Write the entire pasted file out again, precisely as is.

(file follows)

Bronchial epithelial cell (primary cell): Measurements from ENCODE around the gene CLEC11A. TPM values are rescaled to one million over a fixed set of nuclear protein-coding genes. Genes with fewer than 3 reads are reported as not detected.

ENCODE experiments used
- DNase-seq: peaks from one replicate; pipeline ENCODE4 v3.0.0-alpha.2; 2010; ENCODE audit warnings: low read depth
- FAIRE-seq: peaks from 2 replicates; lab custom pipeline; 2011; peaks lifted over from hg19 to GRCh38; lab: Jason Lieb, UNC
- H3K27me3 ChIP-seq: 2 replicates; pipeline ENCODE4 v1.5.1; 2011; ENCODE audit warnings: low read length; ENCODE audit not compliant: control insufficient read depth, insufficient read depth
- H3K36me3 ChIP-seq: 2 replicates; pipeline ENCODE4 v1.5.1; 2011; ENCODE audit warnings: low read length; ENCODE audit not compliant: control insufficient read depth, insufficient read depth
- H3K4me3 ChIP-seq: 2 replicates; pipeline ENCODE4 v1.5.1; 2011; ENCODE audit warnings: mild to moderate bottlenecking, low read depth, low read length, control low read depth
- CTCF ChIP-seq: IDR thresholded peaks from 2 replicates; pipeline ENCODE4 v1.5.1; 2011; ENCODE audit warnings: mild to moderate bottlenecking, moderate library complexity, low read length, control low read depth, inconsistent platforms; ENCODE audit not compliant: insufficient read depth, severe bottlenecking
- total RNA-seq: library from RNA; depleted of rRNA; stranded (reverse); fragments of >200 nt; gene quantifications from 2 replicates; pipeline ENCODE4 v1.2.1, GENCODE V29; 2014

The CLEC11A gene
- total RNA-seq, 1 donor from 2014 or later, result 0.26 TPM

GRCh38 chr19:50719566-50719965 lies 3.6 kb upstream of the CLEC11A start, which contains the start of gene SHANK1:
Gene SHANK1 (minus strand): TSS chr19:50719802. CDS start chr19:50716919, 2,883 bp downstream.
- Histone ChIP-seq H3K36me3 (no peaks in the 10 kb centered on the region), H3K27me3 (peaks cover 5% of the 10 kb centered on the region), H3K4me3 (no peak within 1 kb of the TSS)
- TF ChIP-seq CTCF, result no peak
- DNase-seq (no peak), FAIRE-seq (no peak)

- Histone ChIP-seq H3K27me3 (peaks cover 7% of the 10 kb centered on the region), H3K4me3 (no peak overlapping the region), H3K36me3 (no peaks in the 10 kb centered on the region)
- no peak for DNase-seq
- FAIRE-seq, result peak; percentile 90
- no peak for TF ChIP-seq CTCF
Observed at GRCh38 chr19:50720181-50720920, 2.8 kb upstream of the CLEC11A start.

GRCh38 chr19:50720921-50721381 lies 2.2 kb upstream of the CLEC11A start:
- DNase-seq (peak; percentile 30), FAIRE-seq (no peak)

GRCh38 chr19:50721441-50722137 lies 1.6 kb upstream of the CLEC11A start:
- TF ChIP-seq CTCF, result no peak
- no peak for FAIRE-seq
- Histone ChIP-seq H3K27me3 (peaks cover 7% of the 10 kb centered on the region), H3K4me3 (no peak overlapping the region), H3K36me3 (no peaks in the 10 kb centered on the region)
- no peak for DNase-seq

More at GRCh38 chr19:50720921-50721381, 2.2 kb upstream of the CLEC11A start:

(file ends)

Bronchial epithelial cell (primary cell): Measurements from ENCODE around the gene CLEC11A. TPM values are rescaled to one million over a fixed set of nuclear protein-coding genes. Genes with fewer than 3 reads are reported as not detected.

ENCODE experiments used
- DNase-seq: peaks from one replicate; pipeline ENCODE4 v3.0.0-alpha.2; 2010; ENCODE audit warnings: low read depth
- FAIRE-seq: peaks from 2 replicates; lab custom pipeline; 2011; peaks lifted over from hg19 to GRCh38; lab: Jason Lieb, UNC
- H3K27me3 ChIP-seq: 2 replicates; pipeline ENCODE4 v1.5.1; 2011; ENCODE audit warnings: low read length; ENCODE audit not compliant: control insufficient read depth, insufficient read depth
- H3K36me3 ChIP-seq: 2 replicates; pipeline ENCODE4 v1.5.1; 2011; ENCODE audit warnings: low read length; ENCODE audit not compliant: control insufficient read depth, insufficient read depth
- H3K4me3 ChIP-seq: 2 replicates; pipeline ENCODE4 v1.5.1; 2011; ENCODE audit warnings: mild to moderate bottlenecking, low read depth, low read length, control low read depth
- CTCF ChIP-seq: IDR thresholded peaks from 2 replicates; pipeline ENCODE4 v1.5.1; 2011; ENCODE audit warnings: mild to moderate bottlenecking, moderate library complexity, low read length, control low read depth, inconsistent platforms; ENCODE audit not compliant: insufficient read depth, severe bottlenecking
- total RNA-seq: library from RNA; depleted of rRNA; stranded (reverse); fragments of >200 nt; gene quantifications from 2 replicates; pipeline ENCODE4 v1.2.1, GENCODE V29; 2014

The CLEC11A gene
- total RNA-seq, 1 donor from 2014 or later, result 0.26 TPM

GRCh38 chr19:50719566-50719965 lies 3.6 kb upstream of the CLEC11A start, which contains the start of gene SHANK1:
Gene SHANK1 (minus strand): TSS chr19:50719802. CDS start chr19:50716919, 2,883 bp downstream.
- Histone ChIP-seq H3K36me3 (no peaks in the 10 kb centered on the region), H3K27me3 (peaks cover 5% of the 10 kb centered on the region), H3K4me3 (no peak within 1 kb of the TSS)
- TF ChIP-seq CTCF, result no peak
- DNase-seq (no peak), FAIRE-seq (no peak)

- Histone ChIP-seq H3K27me3 (peaks cover 7% of the 10 kb centered on the region), H3K4me3 (no peak overlapping the region), H3K36me3 (no peaks in the 10 kb centered on the region)
- no peak for DNase-seq
- FAIRE-seq, result peak; percentile 90
- no peak for TF ChIP-seq CTCF
Observed at GRCh38 chr19:50720181-50720920, 2.8 kb upstream of the CLEC11A start.

GRCh38 chr19:50720921-50721381 lies 2.2 kb upstream of the CLEC11A start:
- DNase-seq (peak; percentile 30), FAIRE-seq (no peak)

GRCh38 chr19:50721441-50722137 lies 1.6 kb upstream of the CLEC11A start:
- TF ChIP-seq CTCF, result no peak
- no peak for FAIRE-seq
- Histone ChIP-seq H3K27me3 (peaks cover 7% of the 10 kb centered on the region), H3K4me3 (no peak overlapping the region), H3K36me3 (no peaks in the 10 kb centered on the region)
- no peak for DNase-seq

More at GRCh38 chr19:50720921-50721381, 2.2 kb upstream of the CLEC11A start: